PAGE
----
Xi declares start of Beidou's full-scale global service
China launches the last satellite of the Beidou Navigation Satellite System from the Xichang Satellite Launch Center in Southwest China's Sichuan province, June 23, 2020. [Photo by Hu Xujie/For chinadaily.com.cn]
President Xi Jinping announced on Friday morning that China's Beidou Navigation Satellite System has been completed and started providing full-scale global services on the day.
Xi, who is also general secretary of the Communist Party of China Central Committee and chairman of the Central Military Commission, declared the completion of the global navigation and positioning system's third-generation network at a ceremony at the Great Hall of the People in Beijing.
This is a new milestone in China's space industry and also a major achievement in the country's efforts to boost science, technology and innovation, experts have said.
Beidou is the country's largest space-based system and one of four global navigation networks, along with the United States' GPS, Russia's GLONASS and the European Union's Galileo.
More than 300,000 scientists, engineers and technicians from more than 400 domestic institutes, universities and enterprises have been involved in Beidou's development and construction. Dozens of distinguished scientists from the Chinese Academy of Sciences and the Chinese Academy of Engineering have taken part in the program, project leaders said.
In late June, the final satellite to complete Beidou's third-generation network was lifted by a Long March 3B carrier rocket at the Xichang Satellite Launch Center in Sichuan province and was placed into a geostationary orbit about 36,000 kilometers above the Earth.
After in-orbit tests over the past month, the satellite, the 59th in the Beidou family and 30th in the third-generation series, has recently started its formal operations, according to the China Satellite Navigation Office.
Since 2000, a total of 59 Beidou satellites, including the first four experimental ones, have been launched from Xichang on 44 Long March 3-series rockets, with some of them having retired.
Beidou began providing positioning, navigation, timing and messaging services to civilian users in China and other parts of the Asia-Pacific in December 2012. At the end of 2018, it started offering basic global services.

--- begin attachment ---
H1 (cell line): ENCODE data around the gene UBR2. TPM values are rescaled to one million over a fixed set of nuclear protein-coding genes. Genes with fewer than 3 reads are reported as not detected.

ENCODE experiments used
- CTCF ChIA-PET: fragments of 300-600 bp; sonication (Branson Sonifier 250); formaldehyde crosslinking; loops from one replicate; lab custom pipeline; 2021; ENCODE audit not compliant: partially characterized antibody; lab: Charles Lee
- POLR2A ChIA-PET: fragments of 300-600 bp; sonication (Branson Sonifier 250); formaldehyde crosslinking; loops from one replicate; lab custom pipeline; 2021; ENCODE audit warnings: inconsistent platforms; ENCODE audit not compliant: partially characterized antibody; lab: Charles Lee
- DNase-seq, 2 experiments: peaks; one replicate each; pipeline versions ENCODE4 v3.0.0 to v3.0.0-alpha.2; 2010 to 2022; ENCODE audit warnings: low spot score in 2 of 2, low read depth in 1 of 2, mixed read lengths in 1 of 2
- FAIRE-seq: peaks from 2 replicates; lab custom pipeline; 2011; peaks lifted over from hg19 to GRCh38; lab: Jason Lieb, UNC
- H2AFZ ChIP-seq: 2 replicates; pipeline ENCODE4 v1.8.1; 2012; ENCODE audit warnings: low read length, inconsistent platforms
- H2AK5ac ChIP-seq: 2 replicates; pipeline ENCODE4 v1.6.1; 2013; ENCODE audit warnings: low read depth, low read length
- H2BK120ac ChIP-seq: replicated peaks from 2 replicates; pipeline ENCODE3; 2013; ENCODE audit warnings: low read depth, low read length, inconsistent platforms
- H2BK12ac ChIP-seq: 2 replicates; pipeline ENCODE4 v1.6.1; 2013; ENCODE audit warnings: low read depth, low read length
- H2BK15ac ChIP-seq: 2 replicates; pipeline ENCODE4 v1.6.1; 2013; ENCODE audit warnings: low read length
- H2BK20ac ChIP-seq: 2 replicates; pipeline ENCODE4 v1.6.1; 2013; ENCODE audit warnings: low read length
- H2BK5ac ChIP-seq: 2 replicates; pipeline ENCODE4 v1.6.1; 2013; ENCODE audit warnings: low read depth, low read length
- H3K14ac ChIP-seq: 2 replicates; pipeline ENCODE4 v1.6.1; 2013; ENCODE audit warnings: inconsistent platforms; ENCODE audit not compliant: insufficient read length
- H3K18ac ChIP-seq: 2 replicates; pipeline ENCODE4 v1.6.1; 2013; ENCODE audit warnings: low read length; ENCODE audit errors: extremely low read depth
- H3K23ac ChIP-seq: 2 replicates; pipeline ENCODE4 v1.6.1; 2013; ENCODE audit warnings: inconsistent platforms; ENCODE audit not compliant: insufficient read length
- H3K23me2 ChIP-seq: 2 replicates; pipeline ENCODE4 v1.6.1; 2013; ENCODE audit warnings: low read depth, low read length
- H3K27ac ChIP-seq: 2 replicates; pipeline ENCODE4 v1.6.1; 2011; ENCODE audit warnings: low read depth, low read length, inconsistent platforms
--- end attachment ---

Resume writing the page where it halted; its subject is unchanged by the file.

Now, there are 30 third-generation Beidou satellites in three types of orbit — 24 in medium-Earth orbits, three in inclined geosynchronous satellite orbits and three in geostationary orbits.
There also are some second-generation Beidou satellites in operation offering regional services, said the China Satellite Navigation Office.
1983 -- Renowned Chinese scientists, headed by Chen Fangyun, propose to build an experimental two-satellite positioning system.
1989 -- The concept of the experimental system is demonstrated and verified by two Chinese communications satellites operating in orbit.
February 1994 -- The government approves and starts the research and development of a space-based navigation and positioning system, aiming to mitigate the country's heavy reliance on foreign networks. The system is named "Beidou".
October 2000 -- China launches the first Beidou satellite. In December that year, the second Beidou satellite lifts off to join the first one to establish an experimental system. In May 2003 and February 2007, another two experimental satellites lift off to join the trial run.
April 2007 -- Beidou's first mass-production satellite, also the first in its second-generation series, launches.
December 2012 -- Beidou starts providing positioning, navigation, timing and messaging services to civilian users in China and other parts of the Asia-Pacific.
November 2017 -- The first two third-generation Beidou satellites are launched.
December 2018 -- Beidou begins providing basic global services.
June 2020 -- The final satellite to complete the third-generation Beidou network launches.
July 2020 -- Beidou starts providing full-scale services.
Editor: John Li